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De-embedding is the sorting of a collection of polygons into parents and children for the purposes of treating the parents as "dark" and the children as "clear." Many CAD systems use this approach to describe complicated polygonal areas with islands.

Example 1
One parent with multiple children
  one parent and multiple children

Example 2
Nested Parents and Children.
  nested parents and children

AutoCAD does not directly support such usage (except possibly for hatching) but users are known to draw parent/children and expect the resulting mask to look appropriate.

Creating the List of Polygons

The AutoCAD application developer can use any form of selection set(s) to collect entities and to create a list of polygons to send to bool.dll. However it is the application developer's responsibilty to perform the necessary conversion into polygons and to check the "legality" of the polygons.

AutoCAD Entities

  • ZWCP - (Zero Width Closed Polyline) Check that each zwcp consists soley of straight line edges (no curves) and that the polygon does not self intersect.
  • Polylines with Width - must convert to an outline and test to see than no self intersection occurs. If any sections are arcs must segment them into straight sections. Whether you wish to support polylines with non-constant width depends on whether you can properly convert them to the correct outline.
  • Circles - must convert to a boundary. Smoothness control might be appropriate.
  • Donuts Donuts don't exist in the AutoCAD database but are a special case of two polyline arcs with width. Should have a way of recognizing a donut and outputting it as two concentric boundaries.

Handling Touching Polygons

Since we are sorting polygons as to whether they are parents or children the situation when two polygons have touching edges becomes a bit ambiguous. The rule is: If the edges of two polygons touch, or intersect then those two polygons will be unionized prior to any sorting process.


In the illustration below, (a) two "child" polygons are touching; prior to sorting they are unionized(b) and the final results are shown (c).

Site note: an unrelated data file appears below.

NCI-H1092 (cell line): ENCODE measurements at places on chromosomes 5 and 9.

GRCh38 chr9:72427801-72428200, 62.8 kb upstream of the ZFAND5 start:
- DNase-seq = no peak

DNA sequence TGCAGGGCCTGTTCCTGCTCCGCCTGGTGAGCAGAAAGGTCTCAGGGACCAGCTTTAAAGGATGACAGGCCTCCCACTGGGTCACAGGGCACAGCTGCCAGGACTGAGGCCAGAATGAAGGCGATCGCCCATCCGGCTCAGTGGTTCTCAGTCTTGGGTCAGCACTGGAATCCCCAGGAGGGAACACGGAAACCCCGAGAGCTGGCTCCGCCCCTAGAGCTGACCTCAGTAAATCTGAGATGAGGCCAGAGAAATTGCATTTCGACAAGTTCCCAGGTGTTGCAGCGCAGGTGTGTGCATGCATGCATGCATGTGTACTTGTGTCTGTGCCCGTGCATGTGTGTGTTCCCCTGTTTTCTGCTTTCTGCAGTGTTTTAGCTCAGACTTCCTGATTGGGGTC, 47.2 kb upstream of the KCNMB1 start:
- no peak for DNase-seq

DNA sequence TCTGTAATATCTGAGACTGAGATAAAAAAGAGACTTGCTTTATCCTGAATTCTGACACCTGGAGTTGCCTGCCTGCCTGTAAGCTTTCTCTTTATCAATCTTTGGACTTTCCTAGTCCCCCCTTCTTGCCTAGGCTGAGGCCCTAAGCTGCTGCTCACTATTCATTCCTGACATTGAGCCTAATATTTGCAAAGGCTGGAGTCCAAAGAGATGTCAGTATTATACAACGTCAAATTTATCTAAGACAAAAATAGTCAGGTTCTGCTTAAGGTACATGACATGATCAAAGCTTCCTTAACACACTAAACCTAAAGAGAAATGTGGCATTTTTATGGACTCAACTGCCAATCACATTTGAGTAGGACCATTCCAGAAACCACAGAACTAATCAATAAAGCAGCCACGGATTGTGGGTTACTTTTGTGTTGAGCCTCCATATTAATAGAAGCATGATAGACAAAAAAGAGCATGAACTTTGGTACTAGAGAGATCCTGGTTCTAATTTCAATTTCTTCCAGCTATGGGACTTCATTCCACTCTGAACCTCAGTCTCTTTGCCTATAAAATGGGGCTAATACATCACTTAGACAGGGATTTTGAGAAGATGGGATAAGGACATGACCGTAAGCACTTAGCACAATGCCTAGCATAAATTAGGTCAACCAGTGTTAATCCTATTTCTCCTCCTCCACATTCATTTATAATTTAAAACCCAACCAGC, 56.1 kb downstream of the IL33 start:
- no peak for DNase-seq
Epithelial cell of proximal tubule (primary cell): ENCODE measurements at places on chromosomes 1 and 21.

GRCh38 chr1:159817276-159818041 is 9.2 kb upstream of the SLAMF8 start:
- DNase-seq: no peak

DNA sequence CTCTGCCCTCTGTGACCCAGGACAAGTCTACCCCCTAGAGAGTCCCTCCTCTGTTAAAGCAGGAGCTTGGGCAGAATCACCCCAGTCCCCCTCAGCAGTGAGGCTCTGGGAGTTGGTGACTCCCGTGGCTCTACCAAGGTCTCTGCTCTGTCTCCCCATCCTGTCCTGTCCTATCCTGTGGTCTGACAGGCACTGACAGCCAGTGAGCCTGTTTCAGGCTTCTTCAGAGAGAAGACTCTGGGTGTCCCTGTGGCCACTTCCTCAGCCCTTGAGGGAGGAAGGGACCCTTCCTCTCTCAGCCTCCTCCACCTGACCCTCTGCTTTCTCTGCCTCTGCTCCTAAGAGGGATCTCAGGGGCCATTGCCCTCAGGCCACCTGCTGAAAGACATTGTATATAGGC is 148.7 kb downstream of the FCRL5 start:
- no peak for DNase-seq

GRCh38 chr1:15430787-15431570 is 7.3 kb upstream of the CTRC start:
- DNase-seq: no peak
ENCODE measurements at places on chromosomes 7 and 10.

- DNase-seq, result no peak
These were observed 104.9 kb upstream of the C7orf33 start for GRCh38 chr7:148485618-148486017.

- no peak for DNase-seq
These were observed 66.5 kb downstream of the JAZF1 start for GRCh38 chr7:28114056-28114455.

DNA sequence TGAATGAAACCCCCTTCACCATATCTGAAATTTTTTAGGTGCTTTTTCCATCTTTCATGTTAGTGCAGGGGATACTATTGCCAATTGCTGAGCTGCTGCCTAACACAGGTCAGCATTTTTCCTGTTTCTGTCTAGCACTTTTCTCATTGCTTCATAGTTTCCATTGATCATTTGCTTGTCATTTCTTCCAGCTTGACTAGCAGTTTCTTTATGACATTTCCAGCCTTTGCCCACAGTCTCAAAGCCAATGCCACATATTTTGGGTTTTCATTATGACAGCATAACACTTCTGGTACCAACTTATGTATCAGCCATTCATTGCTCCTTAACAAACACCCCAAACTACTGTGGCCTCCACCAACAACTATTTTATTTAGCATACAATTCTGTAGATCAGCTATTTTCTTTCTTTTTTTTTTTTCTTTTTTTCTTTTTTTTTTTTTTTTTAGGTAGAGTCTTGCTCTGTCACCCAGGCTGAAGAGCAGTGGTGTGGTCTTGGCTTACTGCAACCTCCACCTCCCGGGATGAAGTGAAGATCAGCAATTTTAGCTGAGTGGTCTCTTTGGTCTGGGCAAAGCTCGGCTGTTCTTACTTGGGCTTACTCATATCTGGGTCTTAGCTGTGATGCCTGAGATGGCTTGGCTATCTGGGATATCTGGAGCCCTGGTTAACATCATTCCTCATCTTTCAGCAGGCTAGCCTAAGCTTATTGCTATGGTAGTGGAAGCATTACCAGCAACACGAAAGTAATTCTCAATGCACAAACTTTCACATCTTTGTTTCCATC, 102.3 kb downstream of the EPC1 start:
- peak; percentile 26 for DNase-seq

In the illustration below there is an intersection (a) with the "parent" polygon. The two rectangles are first booleanized (b) and then the dembedding sort is performed resulting in (c).

Notice that this result is not entirely equivalent to the results one would obtain using a "scan line" function. The scan line would produce something more like the illustration below:


Function Syntax

int Deembed
( int** XY1_arr, int * pair_num1_arr, int N1,
  int*** XY_arr, int** pair_num_arr, int * N,
  int bdll_handle );

Prior to calling the Deembed function the caller must first populate the input data set. The illustration below shows graphically how this is done. In this example, our input data set consists of 6 polygons:

The number next to each polygon indicates the order that it appears in the array of pointers.

The Arrays

An array of pointers is passed - this array points into the memory where the coordinate data for each polygon has been placed. An array of integers indicates the number of vertices for each polygon. The integer N1 indicates how many polygons in the array.

The De-Embedded Polygons

Due to the fact that some unionization may occur, the list of returned polygons is not necessarily identical to the list of input polygons -- therefore one must return the same sort of data structure -- i.e. an array of pointers to the XY coordinates, a list of vertex counts for each poly and an integer N, indicating how many polys are returned.

The primary difference is both in the order of returned polygons and how parent/children are marked.

    First, the polygons are returned in the order parent,child,child,child ... parent,child,child where the children of a parent follow the parent. Of course, there may be no children for some parents.

    Children are marked by their vertex count - a negative value for vertex indicates that this polygon is a child.

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